Cellular and Molecular Biology
This research establishes Drosophila oogenesis as a new system for the study of in vivo nuclear actin rod biology. The study examines the differences in length and frequency of the nuclear actin rods produced by the germline expression of GFP-tagged Actin-5C, -42A, and -57B during Drosophila oogenesis or follicle development. This research also attempts to understand how the cellular stress of aging impacts the formation of nuclear GFP-Actin rods produced by the three proteins. The control sample consisted of follicles from four day old Drosophila for each genotype. The experimental (aging) sample consisted of follicles from seven-day-old Drosophila for each genotype. An epifluorescent microscope was used to quantitatively assess the nuclear actin rods in the nurse cells of stage 5-9 follicles. Follicles were scored for their percentage of rod containing nurse cells: 0%, less than 25%, 25 to 75%, or more than 75%. The rods were also categorized by length in relation to the diameter of the nucleus: short (1/4 of the nucleus), medium (1/2 the nucleus), or long (the entire nucleus). The results reveal that Actin gene 42A produces the longest, most prevalent rods and both these traits increase with age. The quantitative analysis parameters provides an unbiased genetic screening tool to quantify and further understand the function and regulation of nuclear actin rods. As nuclear actin rods are likely to be similarly formed and regulated in all contexts, these studies will help provide a better understanding of the role of nuclear actin rods in neurodegenerative diseases like Alzheimer's.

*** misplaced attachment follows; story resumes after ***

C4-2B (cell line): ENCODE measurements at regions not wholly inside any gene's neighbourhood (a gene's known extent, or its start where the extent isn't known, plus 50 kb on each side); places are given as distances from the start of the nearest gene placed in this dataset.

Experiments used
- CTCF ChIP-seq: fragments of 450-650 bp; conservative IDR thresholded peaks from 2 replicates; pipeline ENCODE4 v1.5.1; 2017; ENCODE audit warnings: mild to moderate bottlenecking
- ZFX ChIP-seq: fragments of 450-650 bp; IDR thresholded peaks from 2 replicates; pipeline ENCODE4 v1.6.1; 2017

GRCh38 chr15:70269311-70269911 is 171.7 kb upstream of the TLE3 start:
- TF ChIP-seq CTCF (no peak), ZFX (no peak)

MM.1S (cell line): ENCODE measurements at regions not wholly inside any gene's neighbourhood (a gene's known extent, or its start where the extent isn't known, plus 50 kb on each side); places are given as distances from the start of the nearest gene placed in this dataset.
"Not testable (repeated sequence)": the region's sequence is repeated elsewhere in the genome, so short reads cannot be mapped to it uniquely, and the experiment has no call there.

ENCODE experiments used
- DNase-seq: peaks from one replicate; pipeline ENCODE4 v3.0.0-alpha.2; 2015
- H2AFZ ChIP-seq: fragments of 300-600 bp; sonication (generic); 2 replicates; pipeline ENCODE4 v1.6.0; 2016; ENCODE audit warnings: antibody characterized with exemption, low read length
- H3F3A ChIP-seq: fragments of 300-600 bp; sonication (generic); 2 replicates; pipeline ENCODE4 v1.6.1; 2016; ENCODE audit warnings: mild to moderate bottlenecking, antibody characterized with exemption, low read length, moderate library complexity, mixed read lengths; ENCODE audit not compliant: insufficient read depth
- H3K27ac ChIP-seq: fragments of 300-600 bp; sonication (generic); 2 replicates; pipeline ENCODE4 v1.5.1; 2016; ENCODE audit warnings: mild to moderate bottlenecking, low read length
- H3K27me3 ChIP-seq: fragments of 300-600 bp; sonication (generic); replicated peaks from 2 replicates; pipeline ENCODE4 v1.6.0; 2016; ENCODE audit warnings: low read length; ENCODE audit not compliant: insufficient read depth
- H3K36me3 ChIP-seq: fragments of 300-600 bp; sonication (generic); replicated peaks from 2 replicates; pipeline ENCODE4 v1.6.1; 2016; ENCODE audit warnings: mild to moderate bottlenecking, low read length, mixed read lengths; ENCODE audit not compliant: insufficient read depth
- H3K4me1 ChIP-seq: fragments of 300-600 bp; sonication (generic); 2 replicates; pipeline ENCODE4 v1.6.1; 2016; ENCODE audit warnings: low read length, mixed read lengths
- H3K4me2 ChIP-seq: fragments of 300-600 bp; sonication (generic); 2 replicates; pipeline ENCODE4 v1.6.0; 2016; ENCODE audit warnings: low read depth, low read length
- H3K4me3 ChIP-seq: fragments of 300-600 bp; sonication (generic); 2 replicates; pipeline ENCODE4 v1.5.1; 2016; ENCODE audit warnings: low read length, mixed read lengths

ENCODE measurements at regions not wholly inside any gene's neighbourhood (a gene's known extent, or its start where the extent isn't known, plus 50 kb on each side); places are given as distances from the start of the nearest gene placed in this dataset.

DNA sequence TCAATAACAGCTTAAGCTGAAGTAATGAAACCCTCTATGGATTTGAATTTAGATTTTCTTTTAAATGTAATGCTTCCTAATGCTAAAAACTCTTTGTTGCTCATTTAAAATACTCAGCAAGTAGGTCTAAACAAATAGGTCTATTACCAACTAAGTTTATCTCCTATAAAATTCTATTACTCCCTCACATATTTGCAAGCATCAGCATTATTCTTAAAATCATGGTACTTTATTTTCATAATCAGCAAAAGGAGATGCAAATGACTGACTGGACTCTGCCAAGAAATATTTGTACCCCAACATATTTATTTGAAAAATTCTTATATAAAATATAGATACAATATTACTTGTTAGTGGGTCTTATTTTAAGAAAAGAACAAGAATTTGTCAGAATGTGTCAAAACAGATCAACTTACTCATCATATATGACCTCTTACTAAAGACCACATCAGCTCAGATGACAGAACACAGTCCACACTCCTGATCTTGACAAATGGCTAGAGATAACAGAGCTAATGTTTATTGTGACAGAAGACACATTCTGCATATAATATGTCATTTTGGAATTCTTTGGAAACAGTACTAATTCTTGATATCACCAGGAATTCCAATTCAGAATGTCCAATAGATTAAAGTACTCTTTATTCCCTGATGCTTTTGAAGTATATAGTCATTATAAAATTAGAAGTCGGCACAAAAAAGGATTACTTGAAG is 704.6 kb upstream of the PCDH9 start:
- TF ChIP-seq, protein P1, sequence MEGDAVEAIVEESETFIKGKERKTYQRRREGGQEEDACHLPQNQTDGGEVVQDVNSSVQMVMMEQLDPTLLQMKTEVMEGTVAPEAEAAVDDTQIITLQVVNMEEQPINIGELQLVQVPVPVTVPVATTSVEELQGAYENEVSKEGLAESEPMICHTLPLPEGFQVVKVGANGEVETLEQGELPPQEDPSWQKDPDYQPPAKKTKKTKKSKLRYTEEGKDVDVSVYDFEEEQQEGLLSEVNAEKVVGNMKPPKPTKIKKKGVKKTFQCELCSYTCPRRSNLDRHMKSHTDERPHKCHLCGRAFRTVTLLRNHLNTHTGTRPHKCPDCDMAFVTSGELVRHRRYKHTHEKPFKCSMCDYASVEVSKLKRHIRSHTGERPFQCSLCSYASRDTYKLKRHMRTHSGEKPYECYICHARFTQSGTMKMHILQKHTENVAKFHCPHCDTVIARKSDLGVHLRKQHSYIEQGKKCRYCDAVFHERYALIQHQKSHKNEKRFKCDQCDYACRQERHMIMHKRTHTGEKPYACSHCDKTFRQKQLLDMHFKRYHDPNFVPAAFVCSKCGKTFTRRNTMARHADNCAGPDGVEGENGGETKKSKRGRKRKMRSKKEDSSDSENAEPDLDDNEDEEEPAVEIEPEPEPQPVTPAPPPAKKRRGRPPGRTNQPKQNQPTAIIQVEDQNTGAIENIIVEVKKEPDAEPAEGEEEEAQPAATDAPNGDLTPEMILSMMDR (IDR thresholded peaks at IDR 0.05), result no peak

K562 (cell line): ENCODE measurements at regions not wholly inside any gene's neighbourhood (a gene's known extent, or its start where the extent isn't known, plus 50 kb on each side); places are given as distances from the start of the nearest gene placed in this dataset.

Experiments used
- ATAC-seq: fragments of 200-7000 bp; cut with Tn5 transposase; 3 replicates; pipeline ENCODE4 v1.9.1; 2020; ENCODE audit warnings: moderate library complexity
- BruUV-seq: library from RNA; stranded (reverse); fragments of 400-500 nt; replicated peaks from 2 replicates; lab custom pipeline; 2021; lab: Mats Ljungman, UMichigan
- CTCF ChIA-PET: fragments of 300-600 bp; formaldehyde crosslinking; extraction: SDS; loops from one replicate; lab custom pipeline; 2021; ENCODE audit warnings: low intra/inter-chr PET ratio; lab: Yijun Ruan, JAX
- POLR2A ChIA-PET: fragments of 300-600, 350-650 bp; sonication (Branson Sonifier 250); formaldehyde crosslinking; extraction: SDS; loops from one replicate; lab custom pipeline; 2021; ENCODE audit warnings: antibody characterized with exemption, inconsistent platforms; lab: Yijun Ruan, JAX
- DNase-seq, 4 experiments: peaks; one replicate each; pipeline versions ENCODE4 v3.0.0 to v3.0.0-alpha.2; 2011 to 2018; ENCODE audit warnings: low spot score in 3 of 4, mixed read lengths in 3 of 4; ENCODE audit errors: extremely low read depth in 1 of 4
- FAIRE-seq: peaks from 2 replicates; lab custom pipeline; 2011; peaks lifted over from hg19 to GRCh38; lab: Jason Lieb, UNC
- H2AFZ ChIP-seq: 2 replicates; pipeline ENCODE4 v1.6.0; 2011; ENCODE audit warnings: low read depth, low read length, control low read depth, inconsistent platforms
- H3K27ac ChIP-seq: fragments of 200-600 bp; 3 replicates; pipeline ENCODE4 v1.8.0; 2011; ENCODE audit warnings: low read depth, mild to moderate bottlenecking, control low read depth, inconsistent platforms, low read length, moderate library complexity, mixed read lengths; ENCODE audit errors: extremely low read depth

Fourth Award of $500